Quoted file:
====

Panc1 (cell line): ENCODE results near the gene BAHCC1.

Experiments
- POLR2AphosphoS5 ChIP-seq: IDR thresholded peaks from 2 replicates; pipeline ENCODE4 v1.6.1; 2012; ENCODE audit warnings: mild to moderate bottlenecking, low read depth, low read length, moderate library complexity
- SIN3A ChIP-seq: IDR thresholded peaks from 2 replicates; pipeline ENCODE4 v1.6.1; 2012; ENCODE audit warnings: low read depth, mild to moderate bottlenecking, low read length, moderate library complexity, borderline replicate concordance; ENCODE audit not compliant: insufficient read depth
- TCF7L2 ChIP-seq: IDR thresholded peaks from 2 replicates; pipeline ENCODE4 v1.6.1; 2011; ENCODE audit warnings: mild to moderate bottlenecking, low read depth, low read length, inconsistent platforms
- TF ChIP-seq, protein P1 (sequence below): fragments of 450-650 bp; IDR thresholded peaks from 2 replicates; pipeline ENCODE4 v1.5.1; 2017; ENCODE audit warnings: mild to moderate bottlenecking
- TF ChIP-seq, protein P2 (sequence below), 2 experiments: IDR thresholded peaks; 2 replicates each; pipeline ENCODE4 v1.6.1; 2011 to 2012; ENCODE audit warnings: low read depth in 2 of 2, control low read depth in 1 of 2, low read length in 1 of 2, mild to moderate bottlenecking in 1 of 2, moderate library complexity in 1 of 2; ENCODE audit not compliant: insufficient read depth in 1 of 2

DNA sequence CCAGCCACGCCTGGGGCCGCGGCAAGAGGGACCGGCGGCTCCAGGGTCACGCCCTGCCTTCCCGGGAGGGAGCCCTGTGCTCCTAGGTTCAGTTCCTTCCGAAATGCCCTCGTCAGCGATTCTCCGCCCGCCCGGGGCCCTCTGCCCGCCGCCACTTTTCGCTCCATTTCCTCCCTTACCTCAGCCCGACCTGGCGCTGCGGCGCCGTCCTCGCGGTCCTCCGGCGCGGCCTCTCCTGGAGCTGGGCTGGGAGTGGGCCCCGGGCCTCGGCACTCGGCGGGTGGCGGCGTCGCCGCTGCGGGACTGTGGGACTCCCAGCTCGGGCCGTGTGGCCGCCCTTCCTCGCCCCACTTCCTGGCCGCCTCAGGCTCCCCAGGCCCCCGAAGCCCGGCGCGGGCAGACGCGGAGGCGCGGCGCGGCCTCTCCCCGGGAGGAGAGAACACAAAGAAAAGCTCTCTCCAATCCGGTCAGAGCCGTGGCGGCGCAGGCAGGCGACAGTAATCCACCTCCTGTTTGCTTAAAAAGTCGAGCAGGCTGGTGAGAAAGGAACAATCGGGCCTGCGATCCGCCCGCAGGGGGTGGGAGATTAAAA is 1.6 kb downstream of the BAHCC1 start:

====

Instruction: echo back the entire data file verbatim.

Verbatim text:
Panc1 (cell line): ENCODE results near the gene BAHCC1.

Experiments
- POLR2AphosphoS5 ChIP-seq: IDR thresholded peaks from 2 replicates; pipeline ENCODE4 v1.6.1; 2012; ENCODE audit warnings: mild to moderate bottlenecking, low read depth, low read length, moderate library complexity
- SIN3A ChIP-seq: IDR thresholded peaks from 2 replicates; pipeline ENCODE4 v1.6.1; 2012; ENCODE audit warnings: low read depth, mild to moderate bottlenecking, low read length, moderate library complexity, borderline replicate concordance; ENCODE audit not compliant: insufficient read depth
- TCF7L2 ChIP-seq: IDR thresholded peaks from 2 replicates; pipeline ENCODE4 v1.6.1; 2011; ENCODE audit warnings: mild to moderate bottlenecking, low read depth, low read length, inconsistent platforms
- TF ChIP-seq, protein P1 (sequence below): fragments of 450-650 bp; IDR thresholded peaks from 2 replicates; pipeline ENCODE4 v1.5.1; 2017; ENCODE audit warnings: mild to moderate bottlenecking
- TF ChIP-seq, protein P2 (sequence below), 2 experiments: IDR thresholded peaks; 2 replicates each; pipeline ENCODE4 v1.6.1; 2011 to 2012; ENCODE audit warnings: low read depth in 2 of 2, control low read depth in 1 of 2, low read length in 1 of 2, mild to moderate bottlenecking in 1 of 2, moderate library complexity in 1 of 2; ENCODE audit not compliant: insufficient read depth in 1 of 2

DNA sequence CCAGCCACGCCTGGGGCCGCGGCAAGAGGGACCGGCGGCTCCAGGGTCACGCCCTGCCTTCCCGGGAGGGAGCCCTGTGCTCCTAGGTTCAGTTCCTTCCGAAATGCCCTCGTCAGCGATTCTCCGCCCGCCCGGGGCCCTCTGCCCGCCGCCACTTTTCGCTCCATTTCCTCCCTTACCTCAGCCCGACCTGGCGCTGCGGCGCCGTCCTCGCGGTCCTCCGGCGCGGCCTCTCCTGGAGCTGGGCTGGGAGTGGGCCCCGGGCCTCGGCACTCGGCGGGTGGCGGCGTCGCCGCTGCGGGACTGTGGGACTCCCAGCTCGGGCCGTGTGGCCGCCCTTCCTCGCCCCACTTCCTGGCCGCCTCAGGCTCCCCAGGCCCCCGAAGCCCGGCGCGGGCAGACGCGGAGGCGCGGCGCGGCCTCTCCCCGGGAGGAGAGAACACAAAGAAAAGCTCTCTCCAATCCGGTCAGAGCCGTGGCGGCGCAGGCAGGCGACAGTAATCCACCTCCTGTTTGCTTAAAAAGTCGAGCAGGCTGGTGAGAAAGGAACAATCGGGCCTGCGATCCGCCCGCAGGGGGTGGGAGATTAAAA is 1.6 kb downstream of the BAHCC1 start: